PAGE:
The Journey – The Somerset Clinical Commissioning Group (SCCG) led the review and redesign of reablement services over the last two years to help improve outcomes for patients.  We worked with local authority colleagues to lead a joint programme to review existing services and implement a redesigned service model based on systems thinking methodology.  We […]

Posted on Mar 27th Cat: , , , , , Comments: Comments are off for this post

Primary Care Dentistry – Contract Monitoring QIPP

The Journey – NHS Somerset holds contracts with 74 Primary Care Dental Practices, with an annual contract value of £27 million. Through an annual contract review process the Primary Care Team developed key performance indicators that allowed activity to be analysed down to individual performer/patient level.  Comparisons were made by Clinician and Practice across the […]

Posted on Mar 27th Cat: , , Comments: Comments are off for this post

Improving hip fracture pathways

The journey – This very successful project aimed to reduce time from A&E to theatre and improve pain control for hip fracture patients. It reviewed and revised the patient pathway through the system from paramedic through A&E, radiology, theatre, ward and discharge, including social care.   Outcomes There have been a number of significant improvements […]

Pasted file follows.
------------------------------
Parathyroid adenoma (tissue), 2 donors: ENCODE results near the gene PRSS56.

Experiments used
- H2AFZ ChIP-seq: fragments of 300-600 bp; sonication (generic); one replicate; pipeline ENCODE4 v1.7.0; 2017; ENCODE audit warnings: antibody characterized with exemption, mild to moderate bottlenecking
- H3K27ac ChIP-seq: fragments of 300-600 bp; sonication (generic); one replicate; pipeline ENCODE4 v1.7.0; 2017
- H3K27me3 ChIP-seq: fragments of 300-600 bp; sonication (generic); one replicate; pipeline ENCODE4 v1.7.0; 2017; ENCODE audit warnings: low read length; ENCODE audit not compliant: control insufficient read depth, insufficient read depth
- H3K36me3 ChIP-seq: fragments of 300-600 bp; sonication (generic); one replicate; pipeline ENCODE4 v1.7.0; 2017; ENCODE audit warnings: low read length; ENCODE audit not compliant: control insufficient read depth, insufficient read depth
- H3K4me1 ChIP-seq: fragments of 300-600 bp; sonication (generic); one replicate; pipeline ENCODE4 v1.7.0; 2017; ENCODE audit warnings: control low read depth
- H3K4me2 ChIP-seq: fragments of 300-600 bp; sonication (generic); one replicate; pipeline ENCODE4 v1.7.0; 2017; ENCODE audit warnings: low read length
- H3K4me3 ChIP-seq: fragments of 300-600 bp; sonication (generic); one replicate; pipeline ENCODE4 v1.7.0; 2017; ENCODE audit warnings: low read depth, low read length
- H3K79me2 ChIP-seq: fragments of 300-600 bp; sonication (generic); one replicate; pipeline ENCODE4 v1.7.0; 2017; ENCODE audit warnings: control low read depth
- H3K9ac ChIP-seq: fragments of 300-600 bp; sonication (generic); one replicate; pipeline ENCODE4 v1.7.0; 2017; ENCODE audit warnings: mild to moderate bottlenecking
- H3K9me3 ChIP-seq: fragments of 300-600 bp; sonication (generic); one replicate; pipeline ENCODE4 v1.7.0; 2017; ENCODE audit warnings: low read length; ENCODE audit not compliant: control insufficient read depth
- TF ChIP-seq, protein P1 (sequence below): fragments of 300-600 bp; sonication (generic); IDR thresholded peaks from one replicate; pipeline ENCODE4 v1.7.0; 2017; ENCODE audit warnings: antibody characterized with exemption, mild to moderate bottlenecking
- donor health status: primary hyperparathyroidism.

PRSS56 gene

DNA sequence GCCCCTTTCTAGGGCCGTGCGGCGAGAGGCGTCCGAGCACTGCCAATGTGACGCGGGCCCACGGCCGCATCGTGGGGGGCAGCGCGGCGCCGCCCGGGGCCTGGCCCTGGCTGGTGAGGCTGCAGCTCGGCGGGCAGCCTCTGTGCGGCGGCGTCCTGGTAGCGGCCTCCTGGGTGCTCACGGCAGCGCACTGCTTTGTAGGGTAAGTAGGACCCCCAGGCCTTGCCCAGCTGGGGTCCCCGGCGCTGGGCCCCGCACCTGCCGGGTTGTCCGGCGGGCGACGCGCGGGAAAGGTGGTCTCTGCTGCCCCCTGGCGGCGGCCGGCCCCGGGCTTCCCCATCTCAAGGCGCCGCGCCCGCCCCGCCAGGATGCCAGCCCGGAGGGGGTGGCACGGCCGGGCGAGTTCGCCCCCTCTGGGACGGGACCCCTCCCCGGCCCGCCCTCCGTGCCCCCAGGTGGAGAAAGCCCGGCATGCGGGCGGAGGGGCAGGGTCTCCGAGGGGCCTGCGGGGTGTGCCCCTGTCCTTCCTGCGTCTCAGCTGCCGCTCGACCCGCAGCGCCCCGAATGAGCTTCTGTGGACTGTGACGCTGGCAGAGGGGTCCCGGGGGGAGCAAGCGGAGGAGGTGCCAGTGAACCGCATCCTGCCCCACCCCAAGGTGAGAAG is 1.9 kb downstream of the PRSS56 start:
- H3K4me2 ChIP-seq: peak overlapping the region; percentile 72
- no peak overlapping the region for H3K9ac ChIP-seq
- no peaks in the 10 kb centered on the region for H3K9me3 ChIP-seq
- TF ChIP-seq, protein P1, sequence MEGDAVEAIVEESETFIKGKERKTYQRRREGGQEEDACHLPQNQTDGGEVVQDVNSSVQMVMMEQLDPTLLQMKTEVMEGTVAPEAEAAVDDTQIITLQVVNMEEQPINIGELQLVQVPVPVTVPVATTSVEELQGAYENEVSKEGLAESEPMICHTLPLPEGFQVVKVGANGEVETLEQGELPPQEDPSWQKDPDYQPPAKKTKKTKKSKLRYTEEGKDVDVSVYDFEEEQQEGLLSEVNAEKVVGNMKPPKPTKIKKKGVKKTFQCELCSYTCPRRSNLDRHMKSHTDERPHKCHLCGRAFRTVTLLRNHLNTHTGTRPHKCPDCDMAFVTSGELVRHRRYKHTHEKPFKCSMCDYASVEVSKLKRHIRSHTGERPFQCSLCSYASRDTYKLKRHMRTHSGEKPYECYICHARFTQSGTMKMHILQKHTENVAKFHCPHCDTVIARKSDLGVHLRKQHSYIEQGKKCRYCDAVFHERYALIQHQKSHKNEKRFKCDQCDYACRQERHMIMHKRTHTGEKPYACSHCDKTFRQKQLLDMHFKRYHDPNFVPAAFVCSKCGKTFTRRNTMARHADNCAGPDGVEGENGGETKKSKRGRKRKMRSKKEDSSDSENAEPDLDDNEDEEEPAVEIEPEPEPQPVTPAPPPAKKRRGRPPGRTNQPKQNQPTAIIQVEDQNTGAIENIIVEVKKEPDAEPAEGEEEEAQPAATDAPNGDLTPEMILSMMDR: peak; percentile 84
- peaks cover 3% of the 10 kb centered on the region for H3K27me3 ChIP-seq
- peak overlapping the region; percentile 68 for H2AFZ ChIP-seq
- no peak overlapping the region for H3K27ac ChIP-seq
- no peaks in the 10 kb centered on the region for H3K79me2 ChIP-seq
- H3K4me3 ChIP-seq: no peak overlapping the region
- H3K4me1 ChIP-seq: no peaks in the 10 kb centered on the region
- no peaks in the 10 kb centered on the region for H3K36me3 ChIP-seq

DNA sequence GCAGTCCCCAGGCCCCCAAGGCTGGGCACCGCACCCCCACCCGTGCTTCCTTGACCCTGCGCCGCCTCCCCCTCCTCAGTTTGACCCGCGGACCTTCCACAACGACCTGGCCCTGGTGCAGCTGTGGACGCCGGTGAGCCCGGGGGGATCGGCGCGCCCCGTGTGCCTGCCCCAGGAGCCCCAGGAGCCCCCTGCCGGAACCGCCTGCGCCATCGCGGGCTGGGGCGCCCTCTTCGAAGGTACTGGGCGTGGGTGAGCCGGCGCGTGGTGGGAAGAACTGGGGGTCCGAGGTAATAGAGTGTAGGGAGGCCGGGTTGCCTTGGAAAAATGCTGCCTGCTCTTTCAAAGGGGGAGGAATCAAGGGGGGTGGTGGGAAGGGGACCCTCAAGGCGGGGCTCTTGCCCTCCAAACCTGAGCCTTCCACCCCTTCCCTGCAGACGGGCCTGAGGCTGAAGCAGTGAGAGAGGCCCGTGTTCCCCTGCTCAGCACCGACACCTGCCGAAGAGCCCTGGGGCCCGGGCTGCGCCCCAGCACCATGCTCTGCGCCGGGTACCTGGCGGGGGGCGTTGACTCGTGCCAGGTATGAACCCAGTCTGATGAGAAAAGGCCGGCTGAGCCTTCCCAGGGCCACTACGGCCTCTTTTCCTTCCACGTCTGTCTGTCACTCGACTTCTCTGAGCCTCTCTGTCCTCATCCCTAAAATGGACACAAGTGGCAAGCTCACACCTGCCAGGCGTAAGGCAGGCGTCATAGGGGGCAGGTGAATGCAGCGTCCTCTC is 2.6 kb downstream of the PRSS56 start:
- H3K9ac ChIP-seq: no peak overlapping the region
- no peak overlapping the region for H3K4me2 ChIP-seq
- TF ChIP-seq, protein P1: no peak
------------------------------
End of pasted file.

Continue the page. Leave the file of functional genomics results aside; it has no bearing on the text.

Posted on Jan 16th Cat: , , , Comments: Comments are off for this post

Collaborative Commissioning events

The journey – From 2008 to 2009, two acute trusts in NHS South West took part in the Orthopaedic Rapid Improvement Programme led by the NHS Institute. Interest in the programme was much more widespread than this: another 15 acute trusts in the region applied to the programme but were not selected as pilot sites. […]

Posted on Jan 16th Cat: , , , Tags: Comments: Comments are off for this post

Patient Access Centre

The journey – This programme’s purpose was to replace a hospital’s complex and inconsistent system for outpatient bookings with a call centre, usinga single telephone number for all outpatient bookings. A review found that bookings were being made by over 300 staff with over 70 phone numbers in use across the trust. In some departments, […]

Posted on Jan 16th Cat: , , Comments: Comments are off for this post